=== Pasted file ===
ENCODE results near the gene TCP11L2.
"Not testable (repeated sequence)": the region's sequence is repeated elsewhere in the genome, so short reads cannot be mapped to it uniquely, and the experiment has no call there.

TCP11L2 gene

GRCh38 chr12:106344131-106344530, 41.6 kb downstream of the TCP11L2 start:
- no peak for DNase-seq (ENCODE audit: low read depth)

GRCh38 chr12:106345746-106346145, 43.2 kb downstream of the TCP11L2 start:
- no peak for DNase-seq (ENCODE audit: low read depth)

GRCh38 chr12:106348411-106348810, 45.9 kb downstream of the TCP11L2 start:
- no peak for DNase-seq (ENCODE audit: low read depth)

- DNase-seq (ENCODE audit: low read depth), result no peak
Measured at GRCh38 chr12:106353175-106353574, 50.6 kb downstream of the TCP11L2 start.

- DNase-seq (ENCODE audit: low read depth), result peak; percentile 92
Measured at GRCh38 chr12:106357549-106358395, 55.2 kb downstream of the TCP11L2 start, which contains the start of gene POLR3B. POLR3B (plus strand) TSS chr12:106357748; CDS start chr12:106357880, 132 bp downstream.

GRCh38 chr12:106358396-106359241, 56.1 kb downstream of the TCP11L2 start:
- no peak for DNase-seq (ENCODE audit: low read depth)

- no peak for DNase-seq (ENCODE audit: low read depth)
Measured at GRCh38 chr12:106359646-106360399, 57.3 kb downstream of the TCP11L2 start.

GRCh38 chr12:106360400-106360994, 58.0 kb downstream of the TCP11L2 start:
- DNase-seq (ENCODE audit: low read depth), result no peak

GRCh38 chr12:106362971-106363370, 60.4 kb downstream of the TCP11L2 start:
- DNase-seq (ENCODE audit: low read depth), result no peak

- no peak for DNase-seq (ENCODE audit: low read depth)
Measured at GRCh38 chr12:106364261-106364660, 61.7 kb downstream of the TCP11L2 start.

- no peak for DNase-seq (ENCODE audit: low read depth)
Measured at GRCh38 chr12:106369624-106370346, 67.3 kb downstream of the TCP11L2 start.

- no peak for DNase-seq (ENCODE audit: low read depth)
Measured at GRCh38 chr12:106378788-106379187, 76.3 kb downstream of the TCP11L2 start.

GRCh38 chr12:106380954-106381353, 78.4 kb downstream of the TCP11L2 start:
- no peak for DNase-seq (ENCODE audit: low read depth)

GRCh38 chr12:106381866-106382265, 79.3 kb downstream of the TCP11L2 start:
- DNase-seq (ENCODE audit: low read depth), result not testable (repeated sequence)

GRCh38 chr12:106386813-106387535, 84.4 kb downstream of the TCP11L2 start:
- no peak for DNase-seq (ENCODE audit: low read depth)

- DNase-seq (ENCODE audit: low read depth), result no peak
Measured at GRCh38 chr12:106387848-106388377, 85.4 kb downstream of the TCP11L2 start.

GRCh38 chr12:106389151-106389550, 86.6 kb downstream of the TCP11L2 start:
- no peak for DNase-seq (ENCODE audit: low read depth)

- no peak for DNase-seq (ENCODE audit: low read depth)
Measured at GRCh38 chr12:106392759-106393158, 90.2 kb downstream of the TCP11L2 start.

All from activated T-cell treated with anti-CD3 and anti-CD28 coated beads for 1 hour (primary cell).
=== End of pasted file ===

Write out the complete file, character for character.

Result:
ENCODE results near the gene TCP11L2.
"Not testable (repeated sequence)": the region's sequence is repeated elsewhere in the genome, so short reads cannot be mapped to it uniquely, and the experiment has no call there.

TCP11L2 gene

GRCh38 chr12:106344131-106344530, 41.6 kb downstream of the TCP11L2 start:
- no peak for DNase-seq (ENCODE audit: low read depth)

GRCh38 chr12:106345746-106346145, 43.2 kb downstream of the TCP11L2 start:
- no peak for DNase-seq (ENCODE audit: low read depth)

GRCh38 chr12:106348411-106348810, 45.9 kb downstream of the TCP11L2 start:
- no peak for DNase-seq (ENCODE audit: low read depth)

- DNase-seq (ENCODE audit: low read depth), result no peak
Measured at GRCh38 chr12:106353175-106353574, 50.6 kb downstream of the TCP11L2 start.

- DNase-seq (ENCODE audit: low read depth), result peak; percentile 92
Measured at GRCh38 chr12:106357549-106358395, 55.2 kb downstream of the TCP11L2 start, which contains the start of gene POLR3B. POLR3B (plus strand) TSS chr12:106357748; CDS start chr12:106357880, 132 bp downstream.

GRCh38 chr12:106358396-106359241, 56.1 kb downstream of the TCP11L2 start:
- no peak for DNase-seq (ENCODE audit: low read depth)

- no peak for DNase-seq (ENCODE audit: low read depth)
Measured at GRCh38 chr12:106359646-106360399, 57.3 kb downstream of the TCP11L2 start.

GRCh38 chr12:106360400-106360994, 58.0 kb downstream of the TCP11L2 start:
- DNase-seq (ENCODE audit: low read depth), result no peak

GRCh38 chr12:106362971-106363370, 60.4 kb downstream of the TCP11L2 start:
- DNase-seq (ENCODE audit: low read depth), result no peak

- no peak for DNase-seq (ENCODE audit: low read depth)
Measured at GRCh38 chr12:106364261-106364660, 61.7 kb downstream of the TCP11L2 start.

- no peak for DNase-seq (ENCODE audit: low read depth)
Measured at GRCh38 chr12:106369624-106370346, 67.3 kb downstream of the TCP11L2 start.

- no peak for DNase-seq (ENCODE audit: low read depth)
Measured at GRCh38 chr12:106378788-106379187, 76.3 kb downstream of the TCP11L2 start.

GRCh38 chr12:106380954-106381353, 78.4 kb downstream of the TCP11L2 start:
- no peak for DNase-seq (ENCODE audit: low read depth)

GRCh38 chr12:106381866-106382265, 79.3 kb downstream of the TCP11L2 start:
- DNase-seq (ENCODE audit: low read depth), result not testable (repeated sequence)

GRCh38 chr12:106386813-106387535, 84.4 kb downstream of the TCP11L2 start:
- no peak for DNase-seq (ENCODE audit: low read depth)

- DNase-seq (ENCODE audit: low read depth), result no peak
Measured at GRCh38 chr12:106387848-106388377, 85.4 kb downstream of the TCP11L2 start.

GRCh38 chr12:106389151-106389550, 86.6 kb downstream of the TCP11L2 start:
- no peak for DNase-seq (ENCODE audit: low read depth)

- no peak for DNase-seq (ENCODE audit: low read depth)
Measured at GRCh38 chr12:106392759-106393158, 90.2 kb downstream of the TCP11L2 start.

All from activated T-cell treated with anti-CD3 and anti-CD28 coated beads for 1 hour (primary cell).